Having a newborn is both exciting and challenging. It can be a real nightmare for a parent like you if your little bundle of joy doesn’t seem to want to stop crying even after attempting to offer practically anything and everything he or she might be asking for. If your baby tends to cry more than usual, it can be colic.

What is Colic?

Colic is a condition that applies to healthy and well-fed babies that frequently have crying bouts. Doctors define colic as a baby that cries for over 3 hours per day for more than 3 times a week. The condition also tends to last for 3 weeks. A full-term infant may develop colic at about the 2nd week of life, although a premature baby may show symptoms of colic much later. The good news is that the problem goes away on its own on the baby’s 3rd or 4th month of life.

What are the Causes of Colic?

To date, no one really knows what causes colic exactly. It’s for this reason why pediatricians can’t find the right way to put an end to such nightmare haunting a lot of parents. If your baby is exhibiting symptoms of colic, you may have no other choice but to put up with it until the condition disappears naturally, which is always the case.

Experts, however, are suspecting certain things that may be the culprits behind colic. They include:

  • Acid reflux. It can be very discomforting for an infant when the contents of the stomach mixed with acid flows back into the esophagus and even the windpipe.
  • Abdominal pain. There’s a possibility that colic may be due to the sensitivity of the baby’s GI tract to the protein in cow’s milk or the lactose content of certain formulas.
  • Developing digestive system. It’s not unlikely for the baby to experience spasms in the abdominal area as his or her digestive system is in the process of developing.
  • Developing nervous system. While the infant’s nervous system is developing, chances are that he or she may exhibit the symptoms of colic.
  • Oversensitivity to stimulus. A baby may be colicky because of the presence of too much light, noise and others to which the little one may be overly sensitive.
  • Hormonal changes. Many adults tend to be cranky because of hormonal changes, and a baby may also end up moody all the time for the very same reason.

It’s very important for a baby thought of being colicky to be seen by a pediatrician. This is necessary to rule out medical conditions that may be causing the baby to cry more than usual, such as infections, bone or muscle injury, inflammation of the brain or nervous system, and eye problems.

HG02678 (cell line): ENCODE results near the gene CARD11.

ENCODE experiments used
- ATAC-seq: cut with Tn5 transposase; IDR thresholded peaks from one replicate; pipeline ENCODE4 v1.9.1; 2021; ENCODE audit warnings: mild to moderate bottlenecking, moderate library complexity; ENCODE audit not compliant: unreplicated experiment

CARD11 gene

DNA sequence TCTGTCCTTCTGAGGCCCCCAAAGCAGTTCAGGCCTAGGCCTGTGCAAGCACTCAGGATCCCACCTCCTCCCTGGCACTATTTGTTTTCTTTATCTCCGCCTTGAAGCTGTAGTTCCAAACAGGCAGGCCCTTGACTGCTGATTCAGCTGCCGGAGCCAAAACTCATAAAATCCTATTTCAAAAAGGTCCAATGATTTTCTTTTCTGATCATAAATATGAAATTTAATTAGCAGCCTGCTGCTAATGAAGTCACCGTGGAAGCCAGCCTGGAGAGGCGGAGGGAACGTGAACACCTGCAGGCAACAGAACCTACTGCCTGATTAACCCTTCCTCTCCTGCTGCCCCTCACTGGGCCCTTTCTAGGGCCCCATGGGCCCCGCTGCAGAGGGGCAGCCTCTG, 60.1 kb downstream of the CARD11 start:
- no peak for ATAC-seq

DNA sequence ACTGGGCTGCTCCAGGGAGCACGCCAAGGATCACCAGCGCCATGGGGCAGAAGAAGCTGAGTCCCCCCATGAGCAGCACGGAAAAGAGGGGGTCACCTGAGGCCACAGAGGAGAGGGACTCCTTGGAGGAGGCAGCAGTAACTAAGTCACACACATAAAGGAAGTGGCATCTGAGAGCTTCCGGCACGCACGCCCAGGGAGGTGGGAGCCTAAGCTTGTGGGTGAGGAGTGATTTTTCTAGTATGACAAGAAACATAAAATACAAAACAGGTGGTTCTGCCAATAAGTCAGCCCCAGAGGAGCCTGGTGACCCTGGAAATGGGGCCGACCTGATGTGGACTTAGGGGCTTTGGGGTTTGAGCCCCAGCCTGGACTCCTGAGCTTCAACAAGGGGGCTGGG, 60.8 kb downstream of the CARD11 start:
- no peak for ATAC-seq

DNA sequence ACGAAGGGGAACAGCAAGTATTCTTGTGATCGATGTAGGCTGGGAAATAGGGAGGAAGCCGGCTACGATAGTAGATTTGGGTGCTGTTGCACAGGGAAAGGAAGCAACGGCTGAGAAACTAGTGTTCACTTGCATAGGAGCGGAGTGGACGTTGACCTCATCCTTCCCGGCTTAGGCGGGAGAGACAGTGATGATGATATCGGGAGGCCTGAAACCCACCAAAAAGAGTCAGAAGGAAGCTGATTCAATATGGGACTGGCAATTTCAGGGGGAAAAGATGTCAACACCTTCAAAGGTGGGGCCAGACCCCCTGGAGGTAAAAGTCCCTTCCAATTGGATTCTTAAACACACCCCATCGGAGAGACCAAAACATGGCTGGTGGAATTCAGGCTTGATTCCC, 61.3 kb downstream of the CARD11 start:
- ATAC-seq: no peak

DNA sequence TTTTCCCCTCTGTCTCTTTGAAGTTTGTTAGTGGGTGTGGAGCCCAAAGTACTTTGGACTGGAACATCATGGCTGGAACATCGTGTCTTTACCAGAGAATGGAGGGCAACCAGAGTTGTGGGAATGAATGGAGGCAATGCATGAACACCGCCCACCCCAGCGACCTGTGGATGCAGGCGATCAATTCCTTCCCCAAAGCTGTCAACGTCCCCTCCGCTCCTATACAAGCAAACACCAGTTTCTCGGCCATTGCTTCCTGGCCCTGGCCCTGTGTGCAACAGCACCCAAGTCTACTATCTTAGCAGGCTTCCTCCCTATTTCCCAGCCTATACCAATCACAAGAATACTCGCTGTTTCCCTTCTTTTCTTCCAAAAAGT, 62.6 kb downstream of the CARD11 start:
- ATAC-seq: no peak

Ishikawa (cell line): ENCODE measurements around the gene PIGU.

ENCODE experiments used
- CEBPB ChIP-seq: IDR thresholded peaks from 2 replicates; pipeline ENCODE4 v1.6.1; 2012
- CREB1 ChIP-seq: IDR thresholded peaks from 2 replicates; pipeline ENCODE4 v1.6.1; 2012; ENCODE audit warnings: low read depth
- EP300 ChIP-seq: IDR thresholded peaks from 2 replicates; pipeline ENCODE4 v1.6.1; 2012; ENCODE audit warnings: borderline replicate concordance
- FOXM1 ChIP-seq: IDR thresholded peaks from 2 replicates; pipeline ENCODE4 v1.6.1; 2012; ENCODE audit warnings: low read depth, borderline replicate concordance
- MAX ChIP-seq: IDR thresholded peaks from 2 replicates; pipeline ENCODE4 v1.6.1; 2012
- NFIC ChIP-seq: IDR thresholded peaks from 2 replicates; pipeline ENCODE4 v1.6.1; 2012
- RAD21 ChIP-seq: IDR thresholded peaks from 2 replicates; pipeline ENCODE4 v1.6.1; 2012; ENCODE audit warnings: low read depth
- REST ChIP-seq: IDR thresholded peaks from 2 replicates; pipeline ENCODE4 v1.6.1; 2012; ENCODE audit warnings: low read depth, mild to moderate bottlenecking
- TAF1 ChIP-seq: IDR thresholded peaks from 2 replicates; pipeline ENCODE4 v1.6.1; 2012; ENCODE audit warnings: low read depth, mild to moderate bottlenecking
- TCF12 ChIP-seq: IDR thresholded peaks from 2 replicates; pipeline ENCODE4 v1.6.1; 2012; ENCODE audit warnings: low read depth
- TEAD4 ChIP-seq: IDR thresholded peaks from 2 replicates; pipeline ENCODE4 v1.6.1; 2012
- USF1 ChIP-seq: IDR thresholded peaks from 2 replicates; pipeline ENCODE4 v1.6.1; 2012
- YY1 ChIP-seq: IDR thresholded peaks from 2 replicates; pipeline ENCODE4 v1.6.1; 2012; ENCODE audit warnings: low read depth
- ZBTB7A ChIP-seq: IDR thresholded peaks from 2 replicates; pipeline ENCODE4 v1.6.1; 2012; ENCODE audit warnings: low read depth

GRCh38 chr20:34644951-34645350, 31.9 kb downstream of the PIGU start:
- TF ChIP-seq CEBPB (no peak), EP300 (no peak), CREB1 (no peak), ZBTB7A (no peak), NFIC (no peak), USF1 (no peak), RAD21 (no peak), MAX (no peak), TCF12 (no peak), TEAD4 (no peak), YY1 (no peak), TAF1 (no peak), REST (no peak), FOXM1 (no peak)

How is Colic Treated?

Waiting for the condition to go away on its own doesn’t mean you have to put up with your little bundle of joy’s excessive crying. There are ways to deal with colic, such as treating the probable cause with medications a pediatrician may prescribe.

For instance, anti-reflux medications may be administered by a specialist if the problem is brought about by the flowing back of the stomach’s contents to the esophagus or windpipe. Medications for gas may be prescribed if colic is caused by excessive production of it, causing abdominal distention and pain.

It’s important for a parent like you to always consult a pediatrician before attempting to give your baby anything you feel that may help with colic, be it an OTC medication or herbal supplement.

A pediatrician may also recommend for you to try a different formula for your baby. For example, the specialist may suggest to have the infant fed with soy formula instead of cow’s milk and vice versa just to check if the current formula being given may be the culprit behind the condition.

What Can You Do to Calm Your Baby?

Each time your baby is having a crying fit, you may try the following to help calm him or her:

  • Play a CD containing white noise such as nature or heartbeat sounds to mask any noise that is irritating your baby. Turning on the vacuum cleaner or switching the TV or radio to static works wonders too.
  • Decrease any stimulus that your baby may be oversensitive to such as too much sunlight getting into the room or excessively bright artificial lighting.
  • Swaddle your little bundle of joy or allow him or her to spend more in the baby carrier which you wear on your chest. Swinging the baby may help too.
  • Fill a small feeding bottle with warm water and place it over your baby’s tummy as this will help relieve abdominal cramps or spasms.
  • Give your little one a warm bath to relax the muscles. Giving him or her gentle massage afterwards may work too.
Comments